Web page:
And if you’re up for a night of battling, that may be the savior of your precious battle wax. Keep in mind that with all of these features, the AT-LP1240-USB tonearm will require some assembly, which can be frustrating for newcomers and pros alike. And of course, as this deck is geared toward DJing, there’s no automatic functionality.
Below, please take a moment to view some of the best-selling record players currently available on Amazon:
|1) Audio-Technica AT-LP60X|
|2) Fluance RT85|
|3) Audio-Technica AT-LP120XUSB|
|4) Pro-Ject Debut Carbon DC|
|5) Crosley CR8009A|
Platter & Motor – You may have noticed that many of the AT-LP1240-USB’s features are geared towards accuracy in sound, tracking and speed. These categories are as vital to a DJ’s dance floor flow as they are to your Uncle Joe’s basement jam sessions. It should come as no surprise that the motor and platter offer the same support. The platter is made of weighted-cast aluminum. Coupled with the deck’s heavy-duty, rubberized base, this deck is extremely well-balanced and offers pin point rotational accuracy.
You’ll be able to judge that accuracy with the strobe dots around the platter’s edge and the strobe light reflecting off of them. This is a great feature if you’re a DJ and you actually need to track spin control. If you’re not using this deck to DJ, you will never need this feature. But it does look cool—and that may be of importance to you.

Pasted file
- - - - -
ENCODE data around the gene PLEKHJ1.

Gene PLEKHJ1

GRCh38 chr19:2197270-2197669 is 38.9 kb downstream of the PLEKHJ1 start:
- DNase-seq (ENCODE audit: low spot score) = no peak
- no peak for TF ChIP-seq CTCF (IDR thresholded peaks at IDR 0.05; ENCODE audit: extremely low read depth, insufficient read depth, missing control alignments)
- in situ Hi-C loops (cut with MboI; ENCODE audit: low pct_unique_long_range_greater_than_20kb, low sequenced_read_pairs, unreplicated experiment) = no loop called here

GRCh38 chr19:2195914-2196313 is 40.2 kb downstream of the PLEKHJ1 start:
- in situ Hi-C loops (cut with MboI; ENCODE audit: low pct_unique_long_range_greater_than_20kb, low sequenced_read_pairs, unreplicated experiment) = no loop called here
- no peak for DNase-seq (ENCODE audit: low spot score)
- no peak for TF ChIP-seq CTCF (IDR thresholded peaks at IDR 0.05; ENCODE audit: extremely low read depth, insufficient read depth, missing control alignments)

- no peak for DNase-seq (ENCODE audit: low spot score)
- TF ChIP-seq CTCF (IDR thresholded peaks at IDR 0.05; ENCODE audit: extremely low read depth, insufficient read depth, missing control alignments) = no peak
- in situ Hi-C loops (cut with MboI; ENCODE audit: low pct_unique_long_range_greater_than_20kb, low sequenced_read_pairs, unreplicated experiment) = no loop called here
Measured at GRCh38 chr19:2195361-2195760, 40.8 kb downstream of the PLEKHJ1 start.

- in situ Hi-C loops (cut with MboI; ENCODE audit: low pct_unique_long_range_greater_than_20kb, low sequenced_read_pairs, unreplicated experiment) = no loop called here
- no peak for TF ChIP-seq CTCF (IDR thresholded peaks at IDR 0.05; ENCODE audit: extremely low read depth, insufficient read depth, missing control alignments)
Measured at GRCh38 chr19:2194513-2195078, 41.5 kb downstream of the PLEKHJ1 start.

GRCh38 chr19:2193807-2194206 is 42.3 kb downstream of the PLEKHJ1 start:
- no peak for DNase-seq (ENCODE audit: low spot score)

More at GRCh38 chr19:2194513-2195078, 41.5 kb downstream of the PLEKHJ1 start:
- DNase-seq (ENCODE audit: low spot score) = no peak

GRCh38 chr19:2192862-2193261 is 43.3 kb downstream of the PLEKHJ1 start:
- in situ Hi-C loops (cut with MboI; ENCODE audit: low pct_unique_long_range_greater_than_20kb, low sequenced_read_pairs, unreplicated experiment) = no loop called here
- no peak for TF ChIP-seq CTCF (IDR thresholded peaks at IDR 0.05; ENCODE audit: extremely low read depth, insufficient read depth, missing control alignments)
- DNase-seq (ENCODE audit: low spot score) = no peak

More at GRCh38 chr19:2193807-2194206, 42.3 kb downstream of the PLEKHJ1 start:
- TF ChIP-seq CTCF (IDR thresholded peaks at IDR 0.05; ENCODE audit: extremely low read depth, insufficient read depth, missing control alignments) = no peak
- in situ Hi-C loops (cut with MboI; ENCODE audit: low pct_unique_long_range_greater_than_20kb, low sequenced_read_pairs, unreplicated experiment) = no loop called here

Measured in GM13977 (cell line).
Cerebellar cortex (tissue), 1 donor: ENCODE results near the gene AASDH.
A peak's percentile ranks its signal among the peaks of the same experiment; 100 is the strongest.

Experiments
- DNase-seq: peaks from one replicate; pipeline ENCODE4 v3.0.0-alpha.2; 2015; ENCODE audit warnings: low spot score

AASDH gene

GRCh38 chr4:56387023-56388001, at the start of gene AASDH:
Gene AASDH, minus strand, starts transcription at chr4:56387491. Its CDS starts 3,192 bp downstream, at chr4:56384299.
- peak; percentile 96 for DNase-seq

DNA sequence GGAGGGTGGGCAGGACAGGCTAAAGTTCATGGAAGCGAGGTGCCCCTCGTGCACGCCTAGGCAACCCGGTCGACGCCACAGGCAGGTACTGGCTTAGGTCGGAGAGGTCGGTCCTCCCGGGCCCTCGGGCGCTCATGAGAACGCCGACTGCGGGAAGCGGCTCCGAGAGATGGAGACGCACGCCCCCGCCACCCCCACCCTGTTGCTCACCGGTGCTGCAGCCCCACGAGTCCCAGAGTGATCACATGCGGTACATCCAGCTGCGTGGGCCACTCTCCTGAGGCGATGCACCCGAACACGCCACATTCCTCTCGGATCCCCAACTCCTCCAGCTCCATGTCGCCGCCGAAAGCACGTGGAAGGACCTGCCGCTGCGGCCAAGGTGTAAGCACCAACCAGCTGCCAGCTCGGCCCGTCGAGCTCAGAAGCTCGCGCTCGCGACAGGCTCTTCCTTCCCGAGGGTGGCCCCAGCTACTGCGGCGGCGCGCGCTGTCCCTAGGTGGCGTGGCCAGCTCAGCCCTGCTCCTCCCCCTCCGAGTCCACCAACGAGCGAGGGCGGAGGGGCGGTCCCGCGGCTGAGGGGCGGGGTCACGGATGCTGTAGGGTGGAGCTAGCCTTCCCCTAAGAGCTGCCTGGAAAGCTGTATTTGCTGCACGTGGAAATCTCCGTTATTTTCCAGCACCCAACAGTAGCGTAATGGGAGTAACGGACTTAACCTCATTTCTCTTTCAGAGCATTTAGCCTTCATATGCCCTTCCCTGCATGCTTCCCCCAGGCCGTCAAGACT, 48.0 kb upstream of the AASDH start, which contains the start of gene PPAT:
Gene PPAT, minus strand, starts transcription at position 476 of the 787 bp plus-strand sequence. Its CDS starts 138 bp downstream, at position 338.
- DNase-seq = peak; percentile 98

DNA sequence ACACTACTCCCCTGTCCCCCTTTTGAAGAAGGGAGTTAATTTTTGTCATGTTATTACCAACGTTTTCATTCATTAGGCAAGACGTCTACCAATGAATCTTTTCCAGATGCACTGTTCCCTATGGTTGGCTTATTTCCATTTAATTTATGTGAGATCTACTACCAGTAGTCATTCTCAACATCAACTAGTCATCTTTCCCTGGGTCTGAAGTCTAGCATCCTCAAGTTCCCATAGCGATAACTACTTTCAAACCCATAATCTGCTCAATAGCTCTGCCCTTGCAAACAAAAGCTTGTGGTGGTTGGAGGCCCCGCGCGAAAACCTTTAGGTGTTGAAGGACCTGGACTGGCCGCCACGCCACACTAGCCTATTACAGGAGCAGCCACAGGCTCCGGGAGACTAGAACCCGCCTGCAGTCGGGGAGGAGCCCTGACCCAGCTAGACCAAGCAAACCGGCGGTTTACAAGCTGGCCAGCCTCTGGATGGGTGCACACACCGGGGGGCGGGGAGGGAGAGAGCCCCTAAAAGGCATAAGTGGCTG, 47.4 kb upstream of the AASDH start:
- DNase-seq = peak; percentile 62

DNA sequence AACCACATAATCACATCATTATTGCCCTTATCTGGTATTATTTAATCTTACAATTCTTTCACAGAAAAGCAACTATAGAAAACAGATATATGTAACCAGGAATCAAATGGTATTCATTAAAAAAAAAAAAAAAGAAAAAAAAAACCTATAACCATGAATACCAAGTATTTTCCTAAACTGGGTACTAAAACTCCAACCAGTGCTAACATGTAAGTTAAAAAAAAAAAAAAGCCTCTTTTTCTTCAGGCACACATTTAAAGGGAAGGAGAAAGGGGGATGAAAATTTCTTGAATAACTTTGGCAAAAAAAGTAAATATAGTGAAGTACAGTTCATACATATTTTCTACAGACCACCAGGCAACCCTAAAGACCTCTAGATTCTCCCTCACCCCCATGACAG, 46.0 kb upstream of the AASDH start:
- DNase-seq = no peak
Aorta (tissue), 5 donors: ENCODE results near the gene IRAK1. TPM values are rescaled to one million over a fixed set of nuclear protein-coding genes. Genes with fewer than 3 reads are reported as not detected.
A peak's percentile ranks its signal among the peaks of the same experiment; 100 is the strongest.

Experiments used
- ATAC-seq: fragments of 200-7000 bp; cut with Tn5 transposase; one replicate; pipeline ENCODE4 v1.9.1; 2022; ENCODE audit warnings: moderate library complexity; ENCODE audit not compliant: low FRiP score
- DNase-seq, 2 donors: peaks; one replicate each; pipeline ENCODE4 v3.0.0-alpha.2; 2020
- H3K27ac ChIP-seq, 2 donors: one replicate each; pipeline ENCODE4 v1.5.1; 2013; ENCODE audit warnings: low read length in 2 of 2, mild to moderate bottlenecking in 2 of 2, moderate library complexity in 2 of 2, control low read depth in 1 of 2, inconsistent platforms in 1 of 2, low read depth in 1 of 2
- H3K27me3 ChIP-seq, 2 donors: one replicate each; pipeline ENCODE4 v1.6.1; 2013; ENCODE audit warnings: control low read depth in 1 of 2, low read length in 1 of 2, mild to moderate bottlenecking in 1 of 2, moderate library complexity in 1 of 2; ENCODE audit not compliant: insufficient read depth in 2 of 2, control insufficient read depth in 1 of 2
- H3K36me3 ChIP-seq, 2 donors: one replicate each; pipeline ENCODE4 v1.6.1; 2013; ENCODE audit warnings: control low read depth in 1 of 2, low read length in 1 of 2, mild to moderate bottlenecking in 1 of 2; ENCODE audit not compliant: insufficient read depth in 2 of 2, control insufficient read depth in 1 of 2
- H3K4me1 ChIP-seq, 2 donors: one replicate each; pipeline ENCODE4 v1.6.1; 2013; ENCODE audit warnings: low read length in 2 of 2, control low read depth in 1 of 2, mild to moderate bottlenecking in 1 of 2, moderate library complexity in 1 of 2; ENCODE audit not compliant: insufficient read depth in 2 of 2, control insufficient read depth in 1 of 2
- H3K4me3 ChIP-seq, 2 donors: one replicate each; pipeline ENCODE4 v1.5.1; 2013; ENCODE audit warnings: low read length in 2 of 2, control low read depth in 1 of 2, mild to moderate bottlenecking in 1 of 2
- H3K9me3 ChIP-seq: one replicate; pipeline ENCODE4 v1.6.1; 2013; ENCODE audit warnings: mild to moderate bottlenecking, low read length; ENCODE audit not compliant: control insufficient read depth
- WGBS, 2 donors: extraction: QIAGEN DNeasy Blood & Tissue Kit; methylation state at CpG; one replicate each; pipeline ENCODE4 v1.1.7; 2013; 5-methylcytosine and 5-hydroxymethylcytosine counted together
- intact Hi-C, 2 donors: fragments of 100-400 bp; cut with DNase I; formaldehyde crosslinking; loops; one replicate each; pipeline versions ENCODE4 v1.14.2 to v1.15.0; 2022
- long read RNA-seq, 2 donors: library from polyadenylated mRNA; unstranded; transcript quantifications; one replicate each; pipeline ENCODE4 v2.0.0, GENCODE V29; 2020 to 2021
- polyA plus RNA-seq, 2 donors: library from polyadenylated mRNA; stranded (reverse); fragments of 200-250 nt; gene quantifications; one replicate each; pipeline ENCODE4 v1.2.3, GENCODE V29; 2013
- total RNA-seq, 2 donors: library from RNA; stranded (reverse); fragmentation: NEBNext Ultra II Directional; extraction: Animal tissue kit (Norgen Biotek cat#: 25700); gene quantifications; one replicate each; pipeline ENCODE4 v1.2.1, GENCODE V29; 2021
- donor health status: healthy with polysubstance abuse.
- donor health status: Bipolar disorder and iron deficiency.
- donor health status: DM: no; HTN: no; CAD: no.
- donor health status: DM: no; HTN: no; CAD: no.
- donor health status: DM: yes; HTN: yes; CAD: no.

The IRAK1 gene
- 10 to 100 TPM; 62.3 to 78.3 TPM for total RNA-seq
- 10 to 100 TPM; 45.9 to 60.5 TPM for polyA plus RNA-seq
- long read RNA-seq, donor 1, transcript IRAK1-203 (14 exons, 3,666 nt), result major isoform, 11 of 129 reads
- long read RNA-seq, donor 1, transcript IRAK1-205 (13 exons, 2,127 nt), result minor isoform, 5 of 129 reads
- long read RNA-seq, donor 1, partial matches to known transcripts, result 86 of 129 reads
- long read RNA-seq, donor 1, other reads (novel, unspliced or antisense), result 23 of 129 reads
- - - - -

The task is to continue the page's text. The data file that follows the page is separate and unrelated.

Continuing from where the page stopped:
The LP1240-USB’s platter mounts directly on the motor’s shaft, which means there’s no fussing about with an electric drive belt. But that also means a direct drive motor, which results in extra noise and rumble. While the LP1240’s direct drive is quieter than most, keener ears will pick up on a bit of noise during playback.
If you’re in the club and people are shredding the dance floor, this likely will not be an issue. That being said, the LP1240-USB’s direct drive also features outstanding startup time and reaches desired spin speeds in less than a second. And you’ll have an easy time controlling those starts/stops and speeds with the ATLP1240-USB’s push button controls.
Amp – The LP1240-USB also comes with a built-in phono pre-amp, so you can plug it right into an audio system at home or at the club. You can even plug it into your desktop computer if you like. However you want to play, you can save yourself a chunk of change by not needing to purchase an external pre-amp.
But the best thing about the LP1240’s built-in pre-amp is that you can bypass it with the flip of a simple switch—so if you want to go out and buy a top of the line amp to upgrade your listening experience, go right ahead.
Software – For those of you looking to digitize your vinyl collection, the AT-LP240-USB does feature USB connectivity.
Before I go on, I would ask you to consider why you want to digitize your records. Do you really need to spin that disc into the digital realm? If you answered yes, the award-winning Audacity software that works in conjunction with the AT-LP1240-USB is a solid bit of software and as good as you can get on the digitizing front. It can also be downloaded to your PC at no cost—that means FREE!